# Bridges: Human links and innovations

## CONTENTS OF CURRICULUM UNIT 01.05.02

- Narrative
- Background on Bridge Type
- Different Types of Beam Bridges
- Background on Physical Forces and Bridge Design
- Engineering Vocabulary:
- Mathematical Vocabulary
- Experiment 1: Understanding Force7 (1 Day)
- Experiment 2: Name that Load8 (1 Day)
- Experiment 3: Feel the Pressure (1 Day)
- Experiment 4: Tension (1 Day)
- Experiment 5: Sponge Beam (1 Day)
- Experiment 6: Toothpick Truss (1-2 Days)
- Experiment 7: Straw Shape (1-2 Days)
- Experiment 8: Paper Bridge (1-2 Days)
- Use of math in bridge designs
- Using math to make a scale model bridge.
- The Problem: (10-15 Days)
- Web Site
- Bibliography

### Unit Guide

## Bridging the Math Gap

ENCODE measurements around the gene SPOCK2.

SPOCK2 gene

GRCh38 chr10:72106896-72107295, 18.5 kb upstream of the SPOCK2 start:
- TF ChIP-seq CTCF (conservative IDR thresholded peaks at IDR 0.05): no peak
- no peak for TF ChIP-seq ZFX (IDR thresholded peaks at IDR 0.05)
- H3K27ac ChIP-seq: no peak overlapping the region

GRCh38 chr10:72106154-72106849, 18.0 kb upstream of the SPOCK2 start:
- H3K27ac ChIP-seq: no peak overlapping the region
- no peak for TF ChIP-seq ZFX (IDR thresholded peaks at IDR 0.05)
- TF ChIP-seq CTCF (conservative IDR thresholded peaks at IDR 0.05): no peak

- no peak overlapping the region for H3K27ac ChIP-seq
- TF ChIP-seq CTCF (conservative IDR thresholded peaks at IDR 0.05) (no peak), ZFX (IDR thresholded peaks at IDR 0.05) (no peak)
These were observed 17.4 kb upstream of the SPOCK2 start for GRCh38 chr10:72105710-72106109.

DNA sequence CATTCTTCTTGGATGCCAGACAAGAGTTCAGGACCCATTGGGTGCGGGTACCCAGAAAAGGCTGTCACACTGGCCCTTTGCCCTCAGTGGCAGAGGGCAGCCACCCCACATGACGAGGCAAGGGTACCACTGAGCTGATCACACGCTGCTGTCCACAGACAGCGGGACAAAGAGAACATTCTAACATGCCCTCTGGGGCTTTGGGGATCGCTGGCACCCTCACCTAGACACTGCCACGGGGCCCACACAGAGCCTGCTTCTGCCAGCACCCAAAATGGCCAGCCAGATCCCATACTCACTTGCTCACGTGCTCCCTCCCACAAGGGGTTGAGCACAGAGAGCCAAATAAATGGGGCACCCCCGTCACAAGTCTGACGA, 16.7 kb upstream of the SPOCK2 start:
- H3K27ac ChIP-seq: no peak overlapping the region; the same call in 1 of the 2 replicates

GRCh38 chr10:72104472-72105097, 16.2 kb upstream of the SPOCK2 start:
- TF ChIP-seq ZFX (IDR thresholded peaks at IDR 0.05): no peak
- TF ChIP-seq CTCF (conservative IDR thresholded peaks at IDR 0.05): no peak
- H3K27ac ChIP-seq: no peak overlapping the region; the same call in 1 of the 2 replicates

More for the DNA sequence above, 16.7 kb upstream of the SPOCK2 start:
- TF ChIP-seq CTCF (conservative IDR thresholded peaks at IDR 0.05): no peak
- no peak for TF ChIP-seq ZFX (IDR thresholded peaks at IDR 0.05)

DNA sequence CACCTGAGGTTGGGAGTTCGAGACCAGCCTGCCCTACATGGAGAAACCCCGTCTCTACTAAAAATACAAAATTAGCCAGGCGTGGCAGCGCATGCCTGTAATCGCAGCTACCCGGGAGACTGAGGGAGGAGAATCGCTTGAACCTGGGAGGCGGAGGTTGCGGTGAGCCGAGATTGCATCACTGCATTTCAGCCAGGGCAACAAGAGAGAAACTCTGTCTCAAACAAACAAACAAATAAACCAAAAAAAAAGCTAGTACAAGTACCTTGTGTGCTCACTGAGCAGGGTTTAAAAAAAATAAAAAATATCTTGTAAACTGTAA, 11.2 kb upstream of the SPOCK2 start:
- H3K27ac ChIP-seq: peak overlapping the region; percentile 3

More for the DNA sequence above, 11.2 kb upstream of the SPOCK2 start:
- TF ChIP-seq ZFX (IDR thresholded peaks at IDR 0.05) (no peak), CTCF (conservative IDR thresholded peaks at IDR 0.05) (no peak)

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## Background on Physical Forces and Bridge Design

A member bearing weight is under compression. Hard stone, like granite, can withstand an enormous compressive force before changing shape. A member being pulled is under tension. Granite, under tension, will break apart under a small amount of strain. In fact, a long beam of unsupported stone will crack under its own weight. Compared to the massive amounts of dead weight carried by each pier, the weight of moving objects on a bridge is insignificant. If a diagonal is placed across a rectangular frame, the shape becomes rigid and forms two triangles. Triangles are the simplest figure whose shape can't be altered without changing the length of one or more of its sides.